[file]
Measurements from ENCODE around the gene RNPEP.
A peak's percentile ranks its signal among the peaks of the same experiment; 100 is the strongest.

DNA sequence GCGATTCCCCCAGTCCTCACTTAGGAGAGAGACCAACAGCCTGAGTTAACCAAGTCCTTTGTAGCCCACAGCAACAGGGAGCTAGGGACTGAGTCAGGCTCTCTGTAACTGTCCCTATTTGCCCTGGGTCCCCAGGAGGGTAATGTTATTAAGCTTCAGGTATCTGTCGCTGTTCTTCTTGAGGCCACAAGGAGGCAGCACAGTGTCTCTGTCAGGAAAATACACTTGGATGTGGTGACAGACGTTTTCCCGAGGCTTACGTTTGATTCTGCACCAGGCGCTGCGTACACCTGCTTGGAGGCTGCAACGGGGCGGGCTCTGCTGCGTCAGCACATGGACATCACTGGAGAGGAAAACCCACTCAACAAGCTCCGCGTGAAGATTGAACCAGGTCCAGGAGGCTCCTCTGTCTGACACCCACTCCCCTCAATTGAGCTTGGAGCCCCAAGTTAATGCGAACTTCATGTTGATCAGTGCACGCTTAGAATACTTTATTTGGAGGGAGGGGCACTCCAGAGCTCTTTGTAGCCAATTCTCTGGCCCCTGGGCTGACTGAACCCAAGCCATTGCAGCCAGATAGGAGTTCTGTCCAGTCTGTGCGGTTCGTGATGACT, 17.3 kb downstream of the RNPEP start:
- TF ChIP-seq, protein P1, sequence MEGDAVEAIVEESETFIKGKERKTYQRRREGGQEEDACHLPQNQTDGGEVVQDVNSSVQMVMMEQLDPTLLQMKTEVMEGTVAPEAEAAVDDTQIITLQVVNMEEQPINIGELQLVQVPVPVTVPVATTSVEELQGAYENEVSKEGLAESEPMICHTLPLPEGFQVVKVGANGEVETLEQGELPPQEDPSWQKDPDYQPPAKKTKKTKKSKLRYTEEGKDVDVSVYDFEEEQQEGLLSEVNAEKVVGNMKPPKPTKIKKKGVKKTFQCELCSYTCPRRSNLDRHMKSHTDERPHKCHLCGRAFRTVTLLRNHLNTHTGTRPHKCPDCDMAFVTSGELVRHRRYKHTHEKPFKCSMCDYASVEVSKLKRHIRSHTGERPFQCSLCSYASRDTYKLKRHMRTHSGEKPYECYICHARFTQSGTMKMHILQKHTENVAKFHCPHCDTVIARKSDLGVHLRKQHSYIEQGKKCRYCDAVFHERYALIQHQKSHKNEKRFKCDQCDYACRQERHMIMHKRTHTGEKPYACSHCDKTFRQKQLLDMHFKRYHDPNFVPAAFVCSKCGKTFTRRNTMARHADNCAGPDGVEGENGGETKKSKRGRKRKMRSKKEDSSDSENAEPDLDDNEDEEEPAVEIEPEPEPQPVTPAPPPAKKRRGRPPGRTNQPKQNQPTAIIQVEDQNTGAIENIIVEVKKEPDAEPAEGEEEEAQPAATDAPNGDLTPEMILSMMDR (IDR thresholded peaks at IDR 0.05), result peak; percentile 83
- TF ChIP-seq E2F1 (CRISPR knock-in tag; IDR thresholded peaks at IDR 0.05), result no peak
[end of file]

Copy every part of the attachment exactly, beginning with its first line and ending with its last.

Measurements from ENCODE around the gene RNPEP.
A peak's percentile ranks its signal among the peaks of the same experiment; 100 is the strongest.

DNA sequence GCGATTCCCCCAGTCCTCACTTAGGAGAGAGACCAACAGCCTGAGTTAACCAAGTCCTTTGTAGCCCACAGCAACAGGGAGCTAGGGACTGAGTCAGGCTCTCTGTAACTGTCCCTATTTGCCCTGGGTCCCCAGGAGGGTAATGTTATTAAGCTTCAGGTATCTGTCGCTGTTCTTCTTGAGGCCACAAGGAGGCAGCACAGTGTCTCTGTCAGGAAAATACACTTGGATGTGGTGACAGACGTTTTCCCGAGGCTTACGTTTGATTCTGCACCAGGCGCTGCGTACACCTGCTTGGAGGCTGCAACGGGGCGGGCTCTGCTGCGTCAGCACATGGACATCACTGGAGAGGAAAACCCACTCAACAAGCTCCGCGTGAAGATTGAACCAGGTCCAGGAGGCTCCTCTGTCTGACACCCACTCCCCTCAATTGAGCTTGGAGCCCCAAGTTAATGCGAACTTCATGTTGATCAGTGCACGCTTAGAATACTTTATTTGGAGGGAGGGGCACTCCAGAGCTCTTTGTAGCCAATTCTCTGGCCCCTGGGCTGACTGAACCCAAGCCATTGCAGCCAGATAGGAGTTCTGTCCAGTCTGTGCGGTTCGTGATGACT, 17.3 kb downstream of the RNPEP start:
- TF ChIP-seq, protein P1, sequence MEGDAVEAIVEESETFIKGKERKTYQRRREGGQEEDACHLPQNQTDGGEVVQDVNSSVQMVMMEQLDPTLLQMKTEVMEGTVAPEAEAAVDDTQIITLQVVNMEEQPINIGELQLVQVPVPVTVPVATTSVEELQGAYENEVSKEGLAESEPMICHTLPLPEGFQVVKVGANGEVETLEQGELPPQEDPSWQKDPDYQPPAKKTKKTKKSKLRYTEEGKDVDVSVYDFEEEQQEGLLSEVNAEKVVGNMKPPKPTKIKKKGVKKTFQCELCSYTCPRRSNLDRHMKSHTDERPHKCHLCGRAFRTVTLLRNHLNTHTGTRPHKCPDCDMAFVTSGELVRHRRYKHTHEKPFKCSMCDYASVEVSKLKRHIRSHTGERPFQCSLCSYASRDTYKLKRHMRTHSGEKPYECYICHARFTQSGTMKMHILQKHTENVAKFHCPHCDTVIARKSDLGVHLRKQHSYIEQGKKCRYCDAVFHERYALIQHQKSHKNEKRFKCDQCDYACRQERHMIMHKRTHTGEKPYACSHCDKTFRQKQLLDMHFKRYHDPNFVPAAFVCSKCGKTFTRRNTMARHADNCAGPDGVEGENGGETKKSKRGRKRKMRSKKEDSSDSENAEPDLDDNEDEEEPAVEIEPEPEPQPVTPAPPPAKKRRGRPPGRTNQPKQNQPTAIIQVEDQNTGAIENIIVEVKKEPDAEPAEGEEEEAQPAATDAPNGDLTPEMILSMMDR (IDR thresholded peaks at IDR 0.05), result peak; percentile 83
- TF ChIP-seq E2F1 (CRISPR knock-in tag; IDR thresholded peaks at IDR 0.05), result no peak